Reviewed by jv poore, February 2017.

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R.I.P Eliza Hart
Alyssa Sheinmel
Scholastic Press, December 2017
ISBN 978-0-338-08762-8
Hardcover

The appeal of the convenient, all-access “…narrow streets on the narrow island of Manhattan” is almost irrelevant for someone uncomfortable (at best) in enclosed spaces. Hopeful that her home state would help her open doors that claustrophobia kept firmly closed, Ellie accepts a scholarship to attend a tiny boarding school buffered by redwoods, opening wide above the Pacific Ocean.

Alone, Ellie explores the other dorms. A parental accompaniment would have been cool, but her issues have taken up too much of their time anyway. She will make friends here, none of these students know of her problems. Actually, she even sees a name she knows and suddenly, Ellie has something to look forward to: reconnecting with Eliza Hart.

Awkwardness should be the worse-case-scenario. Eliza may not have fond memories of her former childhood friend, she may not even remember Ellie at all. Appearing angry and almost personally offended that Ellie dare approach her, Eliza obviously loathes Ellie. In fact, she’s already told everyone on campus that Ellie is a vicious, pathological liar and students should simply steer clear.

Stunned, shattered, struggling with her sanity, Ellie has to know why. Even as Eliza’s body is recovered from the cliffside and speculations swirl around campus, Ellie cannot stop searching for answers. As she uncovers Eliza’s best kept secret, Ellie’s own repression is revealed, changing her perspective on absolutely everything.

R.I.P. Eliza Hart is an outstanding YA novel because, as narrators of their own stories, Eliza and Ellie explain actualities of mental illness in a way that everyone can understand and empathize with. Misconceptions, such as medicine plus therapy equal a cure, are corrected…without sounding like a somber after-school-special. And the awesome element of something decidedly different, redwood burl poachers.

Reviewed by jv poore, November 2017.

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The Forgetting
Sharon Cameron
Scholastic Press, September 2016
ISBN 978-0-545-94521-9
Hardcover

Imagine awaking with no knowledge of who you are. You don’t know your name, or age.  None of your surroundings are familiar. The distraught children barricaded inside with you are strangers, but the look of terror covering each little face reflects how you feel. They, too, have Forgotten.

In the white-walled world of Canaan, you carry your life story with you in the most literal way: hand-written in a journal kept close (if not tethered) at all times.  Every moment lived will be written down accurately and truthfully.  When one journal is filled, it is maintained in the Archives. Histories—both individual and collective—are compiled and preserved here; a necessity based on an inexplicable, yet infallible, occurrence that robs the residents of their memories every twelve years.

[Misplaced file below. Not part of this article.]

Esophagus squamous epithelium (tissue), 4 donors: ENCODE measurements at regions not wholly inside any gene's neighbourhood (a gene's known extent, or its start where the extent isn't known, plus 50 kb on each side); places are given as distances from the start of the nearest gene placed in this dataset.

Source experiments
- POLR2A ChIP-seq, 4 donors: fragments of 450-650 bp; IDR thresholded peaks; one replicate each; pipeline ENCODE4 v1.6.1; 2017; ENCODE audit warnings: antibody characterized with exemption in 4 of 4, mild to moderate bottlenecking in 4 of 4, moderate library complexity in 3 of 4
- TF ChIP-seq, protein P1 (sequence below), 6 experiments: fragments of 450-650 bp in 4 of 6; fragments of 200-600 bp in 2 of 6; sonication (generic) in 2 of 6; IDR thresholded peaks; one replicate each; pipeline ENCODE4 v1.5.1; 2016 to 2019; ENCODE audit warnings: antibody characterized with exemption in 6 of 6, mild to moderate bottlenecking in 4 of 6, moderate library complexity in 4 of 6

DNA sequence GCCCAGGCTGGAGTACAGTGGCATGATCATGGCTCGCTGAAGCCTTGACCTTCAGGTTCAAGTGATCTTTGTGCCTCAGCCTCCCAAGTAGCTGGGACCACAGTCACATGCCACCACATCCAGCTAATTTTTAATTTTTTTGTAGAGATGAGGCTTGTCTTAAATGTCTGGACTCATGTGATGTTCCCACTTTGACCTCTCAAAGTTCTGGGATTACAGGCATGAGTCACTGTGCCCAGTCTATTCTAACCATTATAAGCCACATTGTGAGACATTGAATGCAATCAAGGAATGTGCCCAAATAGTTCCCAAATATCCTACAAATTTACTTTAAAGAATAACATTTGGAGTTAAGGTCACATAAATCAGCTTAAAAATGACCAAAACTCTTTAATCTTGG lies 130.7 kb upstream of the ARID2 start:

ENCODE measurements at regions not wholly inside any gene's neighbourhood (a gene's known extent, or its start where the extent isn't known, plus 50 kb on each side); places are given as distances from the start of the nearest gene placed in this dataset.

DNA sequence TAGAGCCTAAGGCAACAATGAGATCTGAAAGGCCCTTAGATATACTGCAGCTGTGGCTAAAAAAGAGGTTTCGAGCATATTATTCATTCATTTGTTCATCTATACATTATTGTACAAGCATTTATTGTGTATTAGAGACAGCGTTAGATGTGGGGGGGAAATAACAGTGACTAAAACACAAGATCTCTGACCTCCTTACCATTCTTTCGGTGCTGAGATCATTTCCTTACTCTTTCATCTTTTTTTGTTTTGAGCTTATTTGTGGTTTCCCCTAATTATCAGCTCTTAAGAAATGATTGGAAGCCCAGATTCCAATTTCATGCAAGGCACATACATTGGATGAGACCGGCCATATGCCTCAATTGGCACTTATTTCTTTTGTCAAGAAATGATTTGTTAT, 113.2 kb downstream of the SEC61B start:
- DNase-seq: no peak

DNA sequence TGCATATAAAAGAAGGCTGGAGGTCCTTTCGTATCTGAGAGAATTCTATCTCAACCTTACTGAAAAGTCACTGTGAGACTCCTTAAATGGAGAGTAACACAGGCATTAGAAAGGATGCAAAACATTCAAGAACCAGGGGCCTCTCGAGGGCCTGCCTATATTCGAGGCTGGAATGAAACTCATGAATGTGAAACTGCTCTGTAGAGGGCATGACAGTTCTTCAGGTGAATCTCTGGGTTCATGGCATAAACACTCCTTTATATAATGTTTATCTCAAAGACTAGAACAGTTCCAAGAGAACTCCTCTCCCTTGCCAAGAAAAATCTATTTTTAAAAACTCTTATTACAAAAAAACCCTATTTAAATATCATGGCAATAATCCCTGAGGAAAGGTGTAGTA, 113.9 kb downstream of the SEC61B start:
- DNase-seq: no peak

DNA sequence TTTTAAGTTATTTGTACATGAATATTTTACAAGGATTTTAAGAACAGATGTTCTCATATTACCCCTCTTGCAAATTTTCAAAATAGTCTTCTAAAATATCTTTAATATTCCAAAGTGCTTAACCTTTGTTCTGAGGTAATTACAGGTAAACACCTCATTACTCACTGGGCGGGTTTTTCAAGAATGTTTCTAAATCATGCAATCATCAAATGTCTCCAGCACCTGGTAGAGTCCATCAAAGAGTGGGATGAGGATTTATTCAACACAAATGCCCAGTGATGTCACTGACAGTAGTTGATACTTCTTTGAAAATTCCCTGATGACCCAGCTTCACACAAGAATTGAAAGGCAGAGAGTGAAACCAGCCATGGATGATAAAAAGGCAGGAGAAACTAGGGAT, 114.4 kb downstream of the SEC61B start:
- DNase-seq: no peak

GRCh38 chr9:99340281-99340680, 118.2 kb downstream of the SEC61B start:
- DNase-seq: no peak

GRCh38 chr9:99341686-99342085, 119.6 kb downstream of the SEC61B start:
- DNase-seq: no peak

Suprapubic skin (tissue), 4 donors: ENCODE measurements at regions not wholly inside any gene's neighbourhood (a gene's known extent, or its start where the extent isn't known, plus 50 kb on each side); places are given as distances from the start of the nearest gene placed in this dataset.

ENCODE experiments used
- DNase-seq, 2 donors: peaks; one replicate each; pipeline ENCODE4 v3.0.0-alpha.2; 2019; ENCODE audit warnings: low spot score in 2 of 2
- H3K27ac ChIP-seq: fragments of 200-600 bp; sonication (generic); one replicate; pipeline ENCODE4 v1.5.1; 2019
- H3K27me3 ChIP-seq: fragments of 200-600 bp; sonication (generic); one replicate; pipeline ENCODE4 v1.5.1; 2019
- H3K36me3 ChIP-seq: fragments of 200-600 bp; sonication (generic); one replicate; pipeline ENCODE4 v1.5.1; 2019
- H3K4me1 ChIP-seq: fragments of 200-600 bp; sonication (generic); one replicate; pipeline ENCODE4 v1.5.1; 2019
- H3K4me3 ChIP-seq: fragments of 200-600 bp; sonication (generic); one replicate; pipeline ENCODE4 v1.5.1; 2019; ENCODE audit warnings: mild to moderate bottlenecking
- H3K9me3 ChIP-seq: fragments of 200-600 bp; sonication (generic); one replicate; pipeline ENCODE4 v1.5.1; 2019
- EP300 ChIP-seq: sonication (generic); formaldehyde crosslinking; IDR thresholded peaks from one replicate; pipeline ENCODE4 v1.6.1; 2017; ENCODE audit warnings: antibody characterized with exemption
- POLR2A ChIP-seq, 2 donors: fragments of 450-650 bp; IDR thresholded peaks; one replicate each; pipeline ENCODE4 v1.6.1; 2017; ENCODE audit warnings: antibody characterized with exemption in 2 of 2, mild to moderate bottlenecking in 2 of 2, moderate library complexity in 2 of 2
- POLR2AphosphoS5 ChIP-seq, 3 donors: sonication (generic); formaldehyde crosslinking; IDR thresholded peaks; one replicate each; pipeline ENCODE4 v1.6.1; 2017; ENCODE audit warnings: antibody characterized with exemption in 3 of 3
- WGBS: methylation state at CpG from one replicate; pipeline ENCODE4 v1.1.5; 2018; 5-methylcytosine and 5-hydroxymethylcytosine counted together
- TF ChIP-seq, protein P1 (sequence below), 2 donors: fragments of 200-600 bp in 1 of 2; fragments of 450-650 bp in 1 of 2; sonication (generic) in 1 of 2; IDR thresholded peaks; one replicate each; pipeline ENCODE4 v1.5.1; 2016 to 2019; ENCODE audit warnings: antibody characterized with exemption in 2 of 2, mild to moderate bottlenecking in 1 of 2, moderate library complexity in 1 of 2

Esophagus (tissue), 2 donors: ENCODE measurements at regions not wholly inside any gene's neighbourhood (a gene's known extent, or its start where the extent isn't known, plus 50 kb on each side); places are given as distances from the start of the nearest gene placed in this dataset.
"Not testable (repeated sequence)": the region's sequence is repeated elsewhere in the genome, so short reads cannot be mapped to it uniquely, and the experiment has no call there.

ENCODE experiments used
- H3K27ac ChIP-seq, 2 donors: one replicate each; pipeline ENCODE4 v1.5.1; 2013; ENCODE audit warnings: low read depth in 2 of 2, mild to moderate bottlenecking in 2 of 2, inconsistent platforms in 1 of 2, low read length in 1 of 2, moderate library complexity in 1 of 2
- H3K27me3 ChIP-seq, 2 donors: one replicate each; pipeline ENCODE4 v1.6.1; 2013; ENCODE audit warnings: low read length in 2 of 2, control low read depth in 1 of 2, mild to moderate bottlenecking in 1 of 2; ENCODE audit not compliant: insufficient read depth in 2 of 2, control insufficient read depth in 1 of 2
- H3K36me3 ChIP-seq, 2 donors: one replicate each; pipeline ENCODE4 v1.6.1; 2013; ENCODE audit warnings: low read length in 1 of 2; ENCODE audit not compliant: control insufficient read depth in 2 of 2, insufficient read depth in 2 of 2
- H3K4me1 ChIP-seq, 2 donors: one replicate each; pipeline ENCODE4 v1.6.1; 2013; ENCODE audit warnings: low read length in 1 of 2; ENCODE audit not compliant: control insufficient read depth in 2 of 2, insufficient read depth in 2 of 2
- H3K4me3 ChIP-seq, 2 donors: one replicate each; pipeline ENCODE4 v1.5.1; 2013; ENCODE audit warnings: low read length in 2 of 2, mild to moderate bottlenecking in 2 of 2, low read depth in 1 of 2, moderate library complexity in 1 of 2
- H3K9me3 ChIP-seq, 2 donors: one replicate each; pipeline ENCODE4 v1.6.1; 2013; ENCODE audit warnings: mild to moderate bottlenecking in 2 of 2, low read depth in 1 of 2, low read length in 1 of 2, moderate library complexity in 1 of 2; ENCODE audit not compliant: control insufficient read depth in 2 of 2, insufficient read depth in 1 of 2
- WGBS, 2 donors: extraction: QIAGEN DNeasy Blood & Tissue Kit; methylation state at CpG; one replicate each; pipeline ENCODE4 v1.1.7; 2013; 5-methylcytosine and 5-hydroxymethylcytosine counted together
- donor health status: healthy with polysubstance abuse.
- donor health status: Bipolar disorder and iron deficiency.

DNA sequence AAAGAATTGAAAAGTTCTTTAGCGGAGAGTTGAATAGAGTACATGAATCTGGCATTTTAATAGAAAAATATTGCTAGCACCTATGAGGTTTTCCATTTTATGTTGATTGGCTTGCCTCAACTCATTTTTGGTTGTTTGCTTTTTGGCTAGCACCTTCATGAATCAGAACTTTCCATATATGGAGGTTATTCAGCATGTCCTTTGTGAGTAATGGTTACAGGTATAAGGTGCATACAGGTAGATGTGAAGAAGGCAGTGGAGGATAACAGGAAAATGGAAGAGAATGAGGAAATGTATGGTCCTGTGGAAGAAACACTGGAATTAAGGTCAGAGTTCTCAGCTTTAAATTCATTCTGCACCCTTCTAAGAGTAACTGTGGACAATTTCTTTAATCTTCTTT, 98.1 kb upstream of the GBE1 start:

Every rule has an exception and here, it is Nadia.  Having been a child during her first Forgetting, she still realized how different she was.  She did not Forget.  Admirably altruistic, cunning and courageous, this character could carry the story.  A grudging acceptance to partner with Gray, the Glassblower’s Son, subtly shows her softer side and adds a bit more urgency and suspense to an already captivating caper.

The real scoop is revealed like ripples in a pond. The grab-your-attention-splash of the impending Forgetting expands into a more complex mystery.  Perhaps it is the limited memory, or maybe life without modern conveniences keeps people too busy to ponder, but; no one seems to question the wall around the city.  Again, except for Nadia.  She’s been over the wall and noted differences.  In her city, stone is jagged—as if freshly broken or cut.  The other side of wall has stone that has been worn smooth.  She wonders, “…does the wall protect us, or keep us in?”

Already intrigued by the idea of a periodic, mass-memory-erase, I became completely captivated considering circumstances that could have resulted in the walled city.  My wildest imagination is not even comparable to Ms. Cameron’s creative genius; I was astounded.

Reviewed by jv poore, May 2017.

Book Review: End of an Era by Robert J. Sawyer

Continue reading

Book Review: H.A.L.F.: Origins by Natalie Wright

Origins
H.A.L.F. Book 3
Natalie Wright
Boadicea Press, August 2017
ISBN 978-15453-7109-1
Trade Paperback

From the author—

Tex and Erika are again fugitives, on the run for their lives. But when Tex falls gravely ill, a Navajo healer is Tex’s only hope for survival. He emerges from the ordeal changed in body and mind and with vital information: how to stop the predatory M’Uktah from destroying those he has come to love.

Erika Holt seeks a respite from the constant threats to her life but she’s not about to give up. As she and Tex launch a mission to shut down the galactic highway used by invaders, she grows closer to her troubled half-alien companion. But what about her on-again, off-again boyfriend, Jack?

Jack Wilson, with his new friend Anna Sturgis, is determined to put an end to the Makers’ schemes for world domination. Complicating matters, the valuable medicine to counter the alien virus has been stolen.